WHAT ARE WE LOOKING FOR?
The best growth stocks for next year.
MORE ABOUT TODAY'S SCREEN
It would be easy to look for the stocks that simply have the best estimated earnings growth rates for next year, but let's look for stocks that are showing a little more consistent growth. We'll look for ones that are expected to show at least 10-per-cent earnings growth this year and are expected to show at least that much growth next year, too.
We want to make sure we aren't just finding companies that are showing profit growth through cost cutting, so let's look for stocks that should also show 10-per-cent revenue growth this year and next as well.
WHAT DID WE FIND OUT?
When we were looking for companies with sales and earnings growth of 20 per cent for this year and next, just four companies passed the test: Agnico Eagle, Red Back Mining, Research In Motion and SXC Health. Of the four, Research In Motion has the cheapest price-to-earnings ratio, despite being a company with a long track record for high growth. The problem is that analysts see earnings growth declining from 26 per cent this year, to 21 per cent to negative two per cent in 2011 (2011 isn't shown in this table).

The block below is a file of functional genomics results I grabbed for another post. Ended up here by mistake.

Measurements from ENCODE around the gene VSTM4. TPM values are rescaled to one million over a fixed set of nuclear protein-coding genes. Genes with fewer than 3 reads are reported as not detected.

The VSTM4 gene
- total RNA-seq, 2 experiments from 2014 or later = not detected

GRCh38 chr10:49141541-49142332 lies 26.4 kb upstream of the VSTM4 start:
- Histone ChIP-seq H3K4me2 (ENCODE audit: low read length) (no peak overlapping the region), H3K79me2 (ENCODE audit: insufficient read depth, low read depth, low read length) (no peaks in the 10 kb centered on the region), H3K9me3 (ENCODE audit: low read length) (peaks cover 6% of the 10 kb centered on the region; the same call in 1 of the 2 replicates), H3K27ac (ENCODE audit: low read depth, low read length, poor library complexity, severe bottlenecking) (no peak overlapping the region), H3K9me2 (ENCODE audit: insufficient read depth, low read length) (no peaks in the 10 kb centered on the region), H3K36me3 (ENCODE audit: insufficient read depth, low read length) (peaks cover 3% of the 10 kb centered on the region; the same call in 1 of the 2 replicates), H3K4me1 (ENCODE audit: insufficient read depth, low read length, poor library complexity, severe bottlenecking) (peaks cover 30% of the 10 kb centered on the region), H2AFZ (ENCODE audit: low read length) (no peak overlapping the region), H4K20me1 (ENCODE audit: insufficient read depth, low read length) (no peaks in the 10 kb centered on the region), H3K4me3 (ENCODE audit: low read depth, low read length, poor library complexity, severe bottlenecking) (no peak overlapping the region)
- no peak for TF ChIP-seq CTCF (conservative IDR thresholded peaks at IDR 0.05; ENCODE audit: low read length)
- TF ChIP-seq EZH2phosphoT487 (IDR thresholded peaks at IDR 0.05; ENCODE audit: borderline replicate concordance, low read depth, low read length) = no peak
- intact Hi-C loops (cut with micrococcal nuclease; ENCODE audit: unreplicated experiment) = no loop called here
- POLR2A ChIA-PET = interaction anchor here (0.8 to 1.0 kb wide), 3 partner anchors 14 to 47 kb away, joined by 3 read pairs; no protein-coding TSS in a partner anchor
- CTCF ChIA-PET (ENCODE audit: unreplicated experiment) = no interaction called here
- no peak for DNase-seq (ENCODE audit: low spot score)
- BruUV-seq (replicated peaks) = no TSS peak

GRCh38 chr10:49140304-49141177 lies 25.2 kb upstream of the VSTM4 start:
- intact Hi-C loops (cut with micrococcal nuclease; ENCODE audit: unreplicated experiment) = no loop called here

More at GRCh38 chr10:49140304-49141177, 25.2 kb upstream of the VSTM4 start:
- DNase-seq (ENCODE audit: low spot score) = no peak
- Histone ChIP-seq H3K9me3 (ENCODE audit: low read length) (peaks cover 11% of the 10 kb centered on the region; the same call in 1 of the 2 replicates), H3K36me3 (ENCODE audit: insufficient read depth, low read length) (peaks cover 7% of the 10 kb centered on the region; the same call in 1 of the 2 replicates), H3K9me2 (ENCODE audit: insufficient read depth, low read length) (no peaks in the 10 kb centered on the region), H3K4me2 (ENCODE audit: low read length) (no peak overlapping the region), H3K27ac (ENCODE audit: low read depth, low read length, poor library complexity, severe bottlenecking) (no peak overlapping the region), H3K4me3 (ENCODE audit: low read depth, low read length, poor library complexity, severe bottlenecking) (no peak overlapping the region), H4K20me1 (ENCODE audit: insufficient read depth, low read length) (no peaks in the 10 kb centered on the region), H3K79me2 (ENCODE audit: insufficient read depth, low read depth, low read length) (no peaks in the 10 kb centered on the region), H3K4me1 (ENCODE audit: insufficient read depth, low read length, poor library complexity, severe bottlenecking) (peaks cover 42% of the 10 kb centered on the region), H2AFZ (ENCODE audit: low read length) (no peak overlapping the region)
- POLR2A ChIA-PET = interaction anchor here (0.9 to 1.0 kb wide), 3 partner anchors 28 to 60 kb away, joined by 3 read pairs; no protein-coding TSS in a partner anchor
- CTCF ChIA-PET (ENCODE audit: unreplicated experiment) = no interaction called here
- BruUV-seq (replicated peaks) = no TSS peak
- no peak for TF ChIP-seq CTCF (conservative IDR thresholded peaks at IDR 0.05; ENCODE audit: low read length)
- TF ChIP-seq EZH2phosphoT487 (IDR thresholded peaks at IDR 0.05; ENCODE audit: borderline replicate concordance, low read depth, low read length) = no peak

So it looks like the market is clearly worried about paying for growth that is going to stall. But let's dig into this further to confirm. One issue with this screen is that only five analysts are shown for the Research In Motion estimates based on the Canadian ticker. In fact, there is only one estimate recorded for 2011 so far with the Canadian ticker. By comparison, there are more than 40 analysts following the stock when you search under the U.S. ticker.
Using the U.S. ticker RIMM, analysts' estimated earnings growth rates slow from 25 per cent this year, to 15 per cent to four per cent in 2010 - not that different than the estimates under the Canadian ticker. There are 46 analyst estimates for next year and only a dozen so far for 2011 so it's still early. The market will be watching for 2011 forecasts in the new year, but it will take a dramatic change in growth assumptions if the stock is going to earn a higher P/E.